She’s been frank with friends and family about her illness and has dropped a few hints to readers. She built a column in September around her own experience of twice receiving the sacrament of anointing of the sick, for example.

"The prognosis is not good," she said.

Then, early in February, the Sisters of Mercy website posted an article about how Sister Mary Ann is dealing with cancer, part of a series on sisters with serious illness.

The cancer diagnosis led her to hastily change her plan to work for America from the Washington area. Instead, she moved home to Albany, closer to her two brothers and their families as well as to a more extensive support network of Sisters of Mercy.

In fact, she moved back into the Mercy Motherhouse that she entered as a 17-year-old novice in 1964. She returned in time to celebrate her 50th jubilee there last fall.

Now a residence mostly for retired sisters, the motherhouse is home to about three dozen Sisters of Mercy and a handful of Sisters of the Holy Names of Jesus and Mary. There, Sister Mary Ann has an office set up in one corner of her room, which is down the hall from the dining room in one direction and in another direction, the chapel, where she attends Mass most days.

Other sisters vie to help her. One 90-year-old sister got the nurse to clear her to push Sister Mary Ann’s wheelchair. Others fret about her health when she’s not in the dining room for a meal, and know that if there’s ice cream on the dessert table, she’ll want vanilla or strawberry, not chocolate.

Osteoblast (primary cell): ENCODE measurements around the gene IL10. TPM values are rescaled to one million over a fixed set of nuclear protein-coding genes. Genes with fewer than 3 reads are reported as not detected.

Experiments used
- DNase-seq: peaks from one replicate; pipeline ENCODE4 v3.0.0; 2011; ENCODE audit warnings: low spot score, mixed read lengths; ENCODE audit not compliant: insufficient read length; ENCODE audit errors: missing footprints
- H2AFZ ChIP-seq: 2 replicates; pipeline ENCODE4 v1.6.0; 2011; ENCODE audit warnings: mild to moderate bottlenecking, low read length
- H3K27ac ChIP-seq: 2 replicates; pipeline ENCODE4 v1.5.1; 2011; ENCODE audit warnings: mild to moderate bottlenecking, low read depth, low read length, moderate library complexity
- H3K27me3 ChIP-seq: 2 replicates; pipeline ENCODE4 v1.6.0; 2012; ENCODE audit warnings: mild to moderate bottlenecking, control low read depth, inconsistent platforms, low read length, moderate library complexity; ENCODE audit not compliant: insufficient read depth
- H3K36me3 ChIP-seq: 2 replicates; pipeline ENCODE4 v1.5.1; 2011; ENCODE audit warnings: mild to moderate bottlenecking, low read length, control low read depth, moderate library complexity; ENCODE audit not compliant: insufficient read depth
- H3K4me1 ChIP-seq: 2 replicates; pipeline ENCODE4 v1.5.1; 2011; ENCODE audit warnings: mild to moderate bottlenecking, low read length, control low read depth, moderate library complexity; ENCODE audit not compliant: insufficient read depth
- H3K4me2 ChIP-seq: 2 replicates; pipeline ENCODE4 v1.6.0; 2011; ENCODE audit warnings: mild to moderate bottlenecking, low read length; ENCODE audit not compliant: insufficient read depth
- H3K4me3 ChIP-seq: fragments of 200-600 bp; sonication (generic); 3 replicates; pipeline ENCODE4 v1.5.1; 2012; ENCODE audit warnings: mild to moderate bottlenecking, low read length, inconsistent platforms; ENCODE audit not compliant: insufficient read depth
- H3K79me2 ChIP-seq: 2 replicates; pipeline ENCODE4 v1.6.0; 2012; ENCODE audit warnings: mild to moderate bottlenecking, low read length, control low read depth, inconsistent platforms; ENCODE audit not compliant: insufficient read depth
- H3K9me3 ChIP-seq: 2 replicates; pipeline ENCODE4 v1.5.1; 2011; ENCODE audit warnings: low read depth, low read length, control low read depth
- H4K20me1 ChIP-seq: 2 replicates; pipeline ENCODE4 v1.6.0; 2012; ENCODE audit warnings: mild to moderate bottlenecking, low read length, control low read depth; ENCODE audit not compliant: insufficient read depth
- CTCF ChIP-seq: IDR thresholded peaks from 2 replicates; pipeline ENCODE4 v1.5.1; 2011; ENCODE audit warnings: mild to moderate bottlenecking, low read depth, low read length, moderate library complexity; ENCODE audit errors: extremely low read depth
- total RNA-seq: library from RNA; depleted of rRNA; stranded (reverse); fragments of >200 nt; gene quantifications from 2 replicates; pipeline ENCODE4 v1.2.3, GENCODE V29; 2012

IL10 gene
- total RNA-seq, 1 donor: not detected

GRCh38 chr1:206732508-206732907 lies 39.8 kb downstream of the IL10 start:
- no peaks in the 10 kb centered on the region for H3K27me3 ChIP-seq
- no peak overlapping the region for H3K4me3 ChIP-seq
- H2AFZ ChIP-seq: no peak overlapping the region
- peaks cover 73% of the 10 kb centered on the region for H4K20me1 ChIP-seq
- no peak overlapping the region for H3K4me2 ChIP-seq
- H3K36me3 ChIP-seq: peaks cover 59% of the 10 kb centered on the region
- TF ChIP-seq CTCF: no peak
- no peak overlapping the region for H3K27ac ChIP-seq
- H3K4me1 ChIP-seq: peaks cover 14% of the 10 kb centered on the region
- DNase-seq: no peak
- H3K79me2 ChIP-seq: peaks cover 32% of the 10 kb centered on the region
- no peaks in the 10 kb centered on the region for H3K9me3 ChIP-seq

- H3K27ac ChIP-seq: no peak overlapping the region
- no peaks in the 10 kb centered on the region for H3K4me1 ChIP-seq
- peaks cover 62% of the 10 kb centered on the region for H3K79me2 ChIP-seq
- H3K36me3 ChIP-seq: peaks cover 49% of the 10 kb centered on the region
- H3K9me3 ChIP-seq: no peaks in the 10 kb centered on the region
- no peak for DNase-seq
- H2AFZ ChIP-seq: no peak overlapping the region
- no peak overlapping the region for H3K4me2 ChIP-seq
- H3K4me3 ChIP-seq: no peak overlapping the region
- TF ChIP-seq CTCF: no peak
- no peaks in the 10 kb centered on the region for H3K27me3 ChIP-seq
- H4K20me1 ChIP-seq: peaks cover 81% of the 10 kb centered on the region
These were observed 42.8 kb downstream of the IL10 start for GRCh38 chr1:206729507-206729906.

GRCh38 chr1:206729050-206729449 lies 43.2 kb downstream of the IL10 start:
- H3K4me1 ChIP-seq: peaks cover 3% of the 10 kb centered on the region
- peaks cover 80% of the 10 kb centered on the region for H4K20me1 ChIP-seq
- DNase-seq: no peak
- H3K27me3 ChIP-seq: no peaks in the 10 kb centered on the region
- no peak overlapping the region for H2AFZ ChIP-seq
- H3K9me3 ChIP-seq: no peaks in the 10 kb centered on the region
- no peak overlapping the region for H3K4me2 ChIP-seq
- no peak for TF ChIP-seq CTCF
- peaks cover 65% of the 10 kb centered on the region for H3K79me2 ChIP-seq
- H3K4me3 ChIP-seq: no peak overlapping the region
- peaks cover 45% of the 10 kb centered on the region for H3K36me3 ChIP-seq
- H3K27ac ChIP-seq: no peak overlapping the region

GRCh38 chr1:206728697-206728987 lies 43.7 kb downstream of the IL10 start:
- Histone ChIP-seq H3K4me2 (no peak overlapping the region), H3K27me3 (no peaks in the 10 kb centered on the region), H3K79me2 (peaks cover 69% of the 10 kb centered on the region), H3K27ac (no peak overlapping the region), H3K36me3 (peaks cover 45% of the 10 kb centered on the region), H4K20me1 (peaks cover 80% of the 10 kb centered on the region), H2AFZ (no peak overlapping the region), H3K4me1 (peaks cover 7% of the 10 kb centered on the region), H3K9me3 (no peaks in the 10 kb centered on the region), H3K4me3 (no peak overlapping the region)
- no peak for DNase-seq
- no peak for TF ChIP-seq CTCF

"There are sisters here who taught me in high school. There’s nothing like having your 90-year-old teacher offering to do your laundry," she said, clearly uncomfortable at the thought. "That’s OK, Sister, thank you."

"It’s a wonderful community," she said. "I’ve never done that much for other people from what I can see. But they tell me ‘you did things with your talents.’"

"I am amazed. How did I deserve this?" she said. "Here’s how you get through this thing: A few people do a lot and a lot do a little. And they make you feel like you’ve honored them by letting them."

That kind of support has enabled her to focus on her writing, working about half of each day. She reads all sorts of news pages and blogs, doing her own research. Sister Mary Ann posts a blog about once a week and regularly contributes to the print pages of America.